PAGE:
Almost all of us have wrong beliefs and expectations in our relationships, and yet we rarely realize it. This week, I want to take a look at five of the most common ways we end up sabotaging ourselves. As you read this, I ask that you turn a critical eye to your own relationships and ask yourself whether you can do better.
The easiest way to sabotage your relationships is with expectations. Dr. Dan Gilbert, bestselling author of Stumbling on Happiness, once said that “expectations are a happiness killer.” As soon as you have a future expectation, it puts you into chronic stress until you either get what you want, or don’t. In relationships, this translates to what I call “business-deal love,” meaning that you’re maintaining a standard of behavior toward them in the expectation that they’ll do the same. If they fail to hold up their end, then you have the right to withhold something in return. That’s how most of us live, the trouble is that it will never allow for lasting happiness, because humans mess up. We can’t always live up to these expectations, which is why truly unconditional love—which is the only way to be really happy—requires you to abandon them. It’s a paradox. Give up your expectations of a great relationship, and you get a great relationship.
Manipulation usually follows expectations, it’s just another word for trying to get what you want. So, why is that a bad thing? I’ll give you an example. When I got married I hated cleaning toilets, and my wife hated football, and each of us tried to pull the other into doing what they wanted. My wife wanted me to clean the toilets; I wanted her to watch football. By this method, we were almost divorced. Eventually, I had a change of heart and gave up on my own desires, deciding to focus on meeting her needs instead. One day, she came up to me and said, “Let’s go to the football game.” In relationships, you get what you want by giving up that very thing.
3. Thinking It’s Supposed to be Easy
Very few people learn to be happy when hard times hit. My best, broadest definition of hard times is “not getting what you want.” It’s painful, and that triggers us to think something is terribly wrong. The trick is in realizing that life isn’t supposed to be easy. I heard a quote from the famous French writer, Marcel Proust. He said that looking back over his life, he realized that he hadn’t learned anything from the good times. It was only the difficult and painful seasons of life that made him the man he was. In relationships, this is one more reason not to rely on your own expectations. Of course, we would all rather that things be easy all the time, but life isn’t supposed to be painless, and having good relationships doesn’t mean never having problems. Instead, we have to approach those problems in love and try to learn from them.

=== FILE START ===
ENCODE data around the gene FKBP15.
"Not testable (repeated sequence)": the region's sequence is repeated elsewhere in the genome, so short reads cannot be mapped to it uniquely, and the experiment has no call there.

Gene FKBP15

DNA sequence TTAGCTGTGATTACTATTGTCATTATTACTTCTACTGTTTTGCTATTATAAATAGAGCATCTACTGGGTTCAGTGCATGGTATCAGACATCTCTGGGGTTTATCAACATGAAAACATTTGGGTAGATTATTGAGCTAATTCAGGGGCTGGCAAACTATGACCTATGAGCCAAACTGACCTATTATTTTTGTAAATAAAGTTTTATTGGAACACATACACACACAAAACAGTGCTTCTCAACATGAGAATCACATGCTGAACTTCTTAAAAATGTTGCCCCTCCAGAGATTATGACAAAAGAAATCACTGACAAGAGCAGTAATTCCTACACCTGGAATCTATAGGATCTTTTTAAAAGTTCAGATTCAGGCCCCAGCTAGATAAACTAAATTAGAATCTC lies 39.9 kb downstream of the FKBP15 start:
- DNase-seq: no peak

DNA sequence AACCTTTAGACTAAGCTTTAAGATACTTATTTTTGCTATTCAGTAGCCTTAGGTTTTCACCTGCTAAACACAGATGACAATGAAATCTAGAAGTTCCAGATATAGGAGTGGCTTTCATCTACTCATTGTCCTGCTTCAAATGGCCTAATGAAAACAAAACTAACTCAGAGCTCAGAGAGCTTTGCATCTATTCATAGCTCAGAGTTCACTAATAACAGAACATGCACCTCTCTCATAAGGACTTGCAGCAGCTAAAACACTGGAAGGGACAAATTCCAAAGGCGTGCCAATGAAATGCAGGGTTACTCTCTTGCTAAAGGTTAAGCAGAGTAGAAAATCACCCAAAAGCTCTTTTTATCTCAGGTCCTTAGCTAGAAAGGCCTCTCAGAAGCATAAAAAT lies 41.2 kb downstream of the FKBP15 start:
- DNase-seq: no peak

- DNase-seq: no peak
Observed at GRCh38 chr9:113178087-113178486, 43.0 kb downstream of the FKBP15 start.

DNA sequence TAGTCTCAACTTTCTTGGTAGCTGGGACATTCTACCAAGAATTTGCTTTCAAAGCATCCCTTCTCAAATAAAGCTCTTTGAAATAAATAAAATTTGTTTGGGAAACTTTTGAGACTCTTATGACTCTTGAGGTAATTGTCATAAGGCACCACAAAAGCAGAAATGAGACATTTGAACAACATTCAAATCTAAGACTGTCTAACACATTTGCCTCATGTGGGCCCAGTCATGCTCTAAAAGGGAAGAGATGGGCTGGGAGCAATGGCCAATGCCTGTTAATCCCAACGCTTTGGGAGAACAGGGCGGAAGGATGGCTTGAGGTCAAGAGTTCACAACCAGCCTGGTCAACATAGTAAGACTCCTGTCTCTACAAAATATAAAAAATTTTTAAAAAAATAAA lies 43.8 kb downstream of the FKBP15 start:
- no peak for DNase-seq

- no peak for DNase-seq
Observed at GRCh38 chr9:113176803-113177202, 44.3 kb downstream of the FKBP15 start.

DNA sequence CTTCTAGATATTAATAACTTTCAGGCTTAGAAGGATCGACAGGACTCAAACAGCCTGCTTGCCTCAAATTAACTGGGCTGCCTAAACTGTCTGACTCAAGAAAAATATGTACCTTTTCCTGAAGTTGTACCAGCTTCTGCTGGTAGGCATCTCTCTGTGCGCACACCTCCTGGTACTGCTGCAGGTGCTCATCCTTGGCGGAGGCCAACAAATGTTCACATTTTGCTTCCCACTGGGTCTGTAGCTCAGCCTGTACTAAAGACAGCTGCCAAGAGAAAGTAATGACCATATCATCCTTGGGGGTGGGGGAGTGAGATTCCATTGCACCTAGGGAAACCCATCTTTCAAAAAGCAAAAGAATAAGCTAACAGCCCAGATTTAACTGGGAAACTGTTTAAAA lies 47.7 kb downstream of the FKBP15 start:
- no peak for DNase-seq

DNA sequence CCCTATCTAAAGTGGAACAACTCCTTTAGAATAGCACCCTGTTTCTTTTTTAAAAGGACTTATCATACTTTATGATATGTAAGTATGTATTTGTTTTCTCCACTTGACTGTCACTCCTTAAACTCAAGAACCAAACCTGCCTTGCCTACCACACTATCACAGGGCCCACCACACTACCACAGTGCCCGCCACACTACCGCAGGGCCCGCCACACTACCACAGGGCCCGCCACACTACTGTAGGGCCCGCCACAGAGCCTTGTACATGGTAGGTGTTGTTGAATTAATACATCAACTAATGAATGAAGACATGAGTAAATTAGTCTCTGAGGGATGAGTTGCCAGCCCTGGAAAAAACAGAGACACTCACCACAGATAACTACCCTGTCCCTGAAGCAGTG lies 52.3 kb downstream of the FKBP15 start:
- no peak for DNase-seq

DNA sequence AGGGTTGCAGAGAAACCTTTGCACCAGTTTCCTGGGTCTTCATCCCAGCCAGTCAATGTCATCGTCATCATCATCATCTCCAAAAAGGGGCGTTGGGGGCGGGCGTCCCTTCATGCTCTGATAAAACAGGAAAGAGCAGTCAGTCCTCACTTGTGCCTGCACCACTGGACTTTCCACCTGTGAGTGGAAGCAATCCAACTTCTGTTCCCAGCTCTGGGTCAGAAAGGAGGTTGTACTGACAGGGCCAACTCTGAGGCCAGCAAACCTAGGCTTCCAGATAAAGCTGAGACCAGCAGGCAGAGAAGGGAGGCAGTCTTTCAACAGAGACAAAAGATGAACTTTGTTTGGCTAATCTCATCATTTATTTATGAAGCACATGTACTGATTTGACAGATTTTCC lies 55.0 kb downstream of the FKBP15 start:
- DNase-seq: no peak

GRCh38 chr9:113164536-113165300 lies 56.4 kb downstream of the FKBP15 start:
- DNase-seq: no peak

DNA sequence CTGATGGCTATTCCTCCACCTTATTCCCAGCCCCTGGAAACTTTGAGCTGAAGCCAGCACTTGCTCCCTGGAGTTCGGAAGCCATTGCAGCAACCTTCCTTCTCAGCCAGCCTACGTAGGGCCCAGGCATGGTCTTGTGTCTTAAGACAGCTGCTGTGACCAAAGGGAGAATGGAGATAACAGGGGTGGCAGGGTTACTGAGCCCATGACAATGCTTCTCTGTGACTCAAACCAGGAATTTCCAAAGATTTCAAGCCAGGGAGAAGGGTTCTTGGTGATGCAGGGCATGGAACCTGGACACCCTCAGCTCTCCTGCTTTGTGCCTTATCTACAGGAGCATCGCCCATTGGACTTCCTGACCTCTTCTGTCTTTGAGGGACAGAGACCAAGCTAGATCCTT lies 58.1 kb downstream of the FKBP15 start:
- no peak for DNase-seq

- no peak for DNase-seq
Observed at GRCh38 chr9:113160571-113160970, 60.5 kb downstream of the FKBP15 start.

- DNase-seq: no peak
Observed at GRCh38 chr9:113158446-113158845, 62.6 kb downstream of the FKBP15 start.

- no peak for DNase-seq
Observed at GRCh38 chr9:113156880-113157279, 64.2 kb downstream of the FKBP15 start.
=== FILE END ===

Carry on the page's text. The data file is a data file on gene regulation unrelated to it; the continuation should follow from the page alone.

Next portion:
4. Getting Angry
Anger is proof that you have a wrong goal. If you find yourself angry about something in a relationship, it’s usually the result of an expectation that you never should have had. Here’s the counterpoint. As I’ve lectured around the world over the past twenty years, I’ve asked most of my audiences this question: “Have you ever had something happen in your life that you hated at the time, but looking back you realized it was a good thing?” To date, I can’t remember a single person that didn’t raise their hand. In fact, people often go a step further and say they’ve had many experiences like that. The point is that most of the time, there’s no way to tell for sure whether an experience will turn out to be good or bad for us. If a relationship is making you angry, try asking yourself whether you have an expectation that you might need to let go. The best way forward is to approach every situation believing that it is (or at least, can be) good for us, and search for the lesson to learn.
5. Not Living in the Present
Most people are constantly living in either the future or the past, and each of these come with their own problems. Living in the past brings unforgiveness, guilt, hopelessness, depression, and regret. Living in the future brings anxiety and worry. In fact, in the concluding line of the 2008 Democratic National Convention, Tom Brokaw called this the “age of anxiety.” Why? Because we want what we don’t have and we don’t want what we do have, and that keeps us focused on either the past or future. The only place to find happiness is in the present, and that’s really what everything on this list has been about.
Relationships are the only place you can express love, and you can’t live in love if you’re ranking anything else above that. This means that living in love means prioritizing relationships. In order to do that, you’ll need to let go of expectations, of goals, and of past mistakes. Remember that relationships can only take place in the present. They happen right now. Don’t live another day in the wrong moment, but recognize the goodness you can have right now.